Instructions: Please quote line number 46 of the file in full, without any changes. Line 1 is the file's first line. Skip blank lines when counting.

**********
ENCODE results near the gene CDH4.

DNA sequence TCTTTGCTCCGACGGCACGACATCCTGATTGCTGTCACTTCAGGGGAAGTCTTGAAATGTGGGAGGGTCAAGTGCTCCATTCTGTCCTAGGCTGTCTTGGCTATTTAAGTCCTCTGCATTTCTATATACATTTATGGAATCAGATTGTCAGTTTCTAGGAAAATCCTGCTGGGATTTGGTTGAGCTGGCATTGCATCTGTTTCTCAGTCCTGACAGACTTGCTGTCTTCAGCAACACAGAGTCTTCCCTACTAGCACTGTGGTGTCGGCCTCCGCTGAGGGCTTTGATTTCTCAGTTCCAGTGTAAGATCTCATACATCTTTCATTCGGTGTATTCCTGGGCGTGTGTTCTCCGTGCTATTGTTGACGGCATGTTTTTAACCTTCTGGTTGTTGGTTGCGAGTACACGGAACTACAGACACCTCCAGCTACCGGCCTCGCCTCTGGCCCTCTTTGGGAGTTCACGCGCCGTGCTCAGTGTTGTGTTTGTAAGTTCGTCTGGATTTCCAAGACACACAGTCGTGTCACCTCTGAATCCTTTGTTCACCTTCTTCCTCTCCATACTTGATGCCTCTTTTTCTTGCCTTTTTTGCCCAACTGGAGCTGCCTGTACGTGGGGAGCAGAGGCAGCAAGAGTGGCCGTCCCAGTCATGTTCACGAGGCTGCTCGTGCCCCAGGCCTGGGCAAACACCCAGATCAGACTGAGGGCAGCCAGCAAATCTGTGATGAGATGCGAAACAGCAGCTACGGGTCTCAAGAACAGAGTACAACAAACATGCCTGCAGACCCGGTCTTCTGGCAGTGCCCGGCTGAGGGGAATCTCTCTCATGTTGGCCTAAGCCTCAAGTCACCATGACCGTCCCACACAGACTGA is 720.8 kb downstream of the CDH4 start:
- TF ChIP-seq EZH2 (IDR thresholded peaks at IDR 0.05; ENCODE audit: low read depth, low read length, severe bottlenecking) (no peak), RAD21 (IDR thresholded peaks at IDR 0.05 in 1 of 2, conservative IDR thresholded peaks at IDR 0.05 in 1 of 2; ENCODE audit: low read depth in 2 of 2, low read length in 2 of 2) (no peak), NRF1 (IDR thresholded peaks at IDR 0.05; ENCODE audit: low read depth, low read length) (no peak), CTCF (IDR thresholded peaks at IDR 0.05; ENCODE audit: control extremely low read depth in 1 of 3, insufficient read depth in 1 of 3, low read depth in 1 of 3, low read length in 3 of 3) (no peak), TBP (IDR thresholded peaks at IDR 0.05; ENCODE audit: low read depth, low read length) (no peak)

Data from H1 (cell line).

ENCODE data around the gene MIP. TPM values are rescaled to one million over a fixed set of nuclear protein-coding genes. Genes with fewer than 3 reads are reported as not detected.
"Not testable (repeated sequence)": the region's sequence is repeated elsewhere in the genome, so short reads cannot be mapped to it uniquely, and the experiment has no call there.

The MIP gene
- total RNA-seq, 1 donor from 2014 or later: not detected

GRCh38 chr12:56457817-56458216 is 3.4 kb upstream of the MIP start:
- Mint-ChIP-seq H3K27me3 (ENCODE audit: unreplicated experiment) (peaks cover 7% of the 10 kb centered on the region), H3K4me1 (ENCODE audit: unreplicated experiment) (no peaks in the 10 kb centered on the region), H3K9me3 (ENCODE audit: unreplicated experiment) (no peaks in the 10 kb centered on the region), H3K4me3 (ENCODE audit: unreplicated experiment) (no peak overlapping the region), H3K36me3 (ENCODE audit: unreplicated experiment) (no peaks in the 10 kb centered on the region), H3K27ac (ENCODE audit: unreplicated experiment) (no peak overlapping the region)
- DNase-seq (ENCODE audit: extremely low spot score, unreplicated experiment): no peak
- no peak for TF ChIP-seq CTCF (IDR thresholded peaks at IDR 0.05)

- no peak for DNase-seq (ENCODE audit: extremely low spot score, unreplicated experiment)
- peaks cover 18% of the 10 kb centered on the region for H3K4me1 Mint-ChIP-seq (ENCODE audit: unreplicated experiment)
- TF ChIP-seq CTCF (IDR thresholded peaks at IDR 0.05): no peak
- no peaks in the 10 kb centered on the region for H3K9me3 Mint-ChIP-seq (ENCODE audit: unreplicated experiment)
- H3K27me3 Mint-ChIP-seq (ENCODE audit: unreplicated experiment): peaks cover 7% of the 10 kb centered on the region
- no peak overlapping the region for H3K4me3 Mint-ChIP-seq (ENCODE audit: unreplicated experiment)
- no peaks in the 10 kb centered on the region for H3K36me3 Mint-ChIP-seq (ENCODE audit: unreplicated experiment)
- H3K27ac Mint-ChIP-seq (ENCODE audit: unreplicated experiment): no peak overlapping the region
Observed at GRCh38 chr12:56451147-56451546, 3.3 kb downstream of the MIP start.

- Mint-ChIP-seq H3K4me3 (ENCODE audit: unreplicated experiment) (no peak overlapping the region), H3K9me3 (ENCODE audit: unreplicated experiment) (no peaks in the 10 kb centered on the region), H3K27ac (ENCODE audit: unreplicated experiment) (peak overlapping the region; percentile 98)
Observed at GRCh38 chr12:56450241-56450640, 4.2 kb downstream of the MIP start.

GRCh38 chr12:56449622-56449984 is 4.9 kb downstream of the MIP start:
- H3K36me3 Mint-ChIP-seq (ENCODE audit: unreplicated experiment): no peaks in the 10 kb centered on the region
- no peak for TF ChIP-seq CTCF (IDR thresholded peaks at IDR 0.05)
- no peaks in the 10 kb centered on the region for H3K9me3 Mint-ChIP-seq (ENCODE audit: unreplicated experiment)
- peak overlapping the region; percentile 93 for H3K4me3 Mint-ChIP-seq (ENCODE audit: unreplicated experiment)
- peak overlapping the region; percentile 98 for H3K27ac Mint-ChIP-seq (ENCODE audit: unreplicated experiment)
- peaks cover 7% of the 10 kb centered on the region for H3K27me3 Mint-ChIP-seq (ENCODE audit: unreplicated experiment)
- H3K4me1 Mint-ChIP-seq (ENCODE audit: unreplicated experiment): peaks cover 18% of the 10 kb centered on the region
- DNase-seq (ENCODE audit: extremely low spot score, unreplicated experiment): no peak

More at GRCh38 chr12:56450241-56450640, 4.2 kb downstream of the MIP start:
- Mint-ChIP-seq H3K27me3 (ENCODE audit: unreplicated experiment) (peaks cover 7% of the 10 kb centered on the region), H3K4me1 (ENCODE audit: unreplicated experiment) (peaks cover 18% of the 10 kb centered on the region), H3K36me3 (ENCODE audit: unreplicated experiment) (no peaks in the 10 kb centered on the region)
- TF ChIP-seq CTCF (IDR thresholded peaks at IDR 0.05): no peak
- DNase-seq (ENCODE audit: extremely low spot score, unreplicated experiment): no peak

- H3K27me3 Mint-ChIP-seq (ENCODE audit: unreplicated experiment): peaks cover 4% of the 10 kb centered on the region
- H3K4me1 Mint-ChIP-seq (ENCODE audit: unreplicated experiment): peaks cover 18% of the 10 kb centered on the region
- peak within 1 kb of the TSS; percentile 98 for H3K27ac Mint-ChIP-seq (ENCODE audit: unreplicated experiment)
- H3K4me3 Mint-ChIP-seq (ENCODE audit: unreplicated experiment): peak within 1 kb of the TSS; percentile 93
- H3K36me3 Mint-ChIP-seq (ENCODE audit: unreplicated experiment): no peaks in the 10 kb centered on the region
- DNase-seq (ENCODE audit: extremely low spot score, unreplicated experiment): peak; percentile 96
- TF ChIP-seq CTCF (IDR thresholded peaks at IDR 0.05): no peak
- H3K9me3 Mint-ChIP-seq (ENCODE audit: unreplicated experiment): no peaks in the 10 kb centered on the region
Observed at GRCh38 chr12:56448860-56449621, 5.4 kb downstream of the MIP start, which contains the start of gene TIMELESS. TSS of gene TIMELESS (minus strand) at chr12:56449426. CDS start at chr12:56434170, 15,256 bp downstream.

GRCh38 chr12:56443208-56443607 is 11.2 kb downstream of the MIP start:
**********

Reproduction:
GRCh38 chr12:56443208-56443607 is 11.2 kb downstream of the MIP start: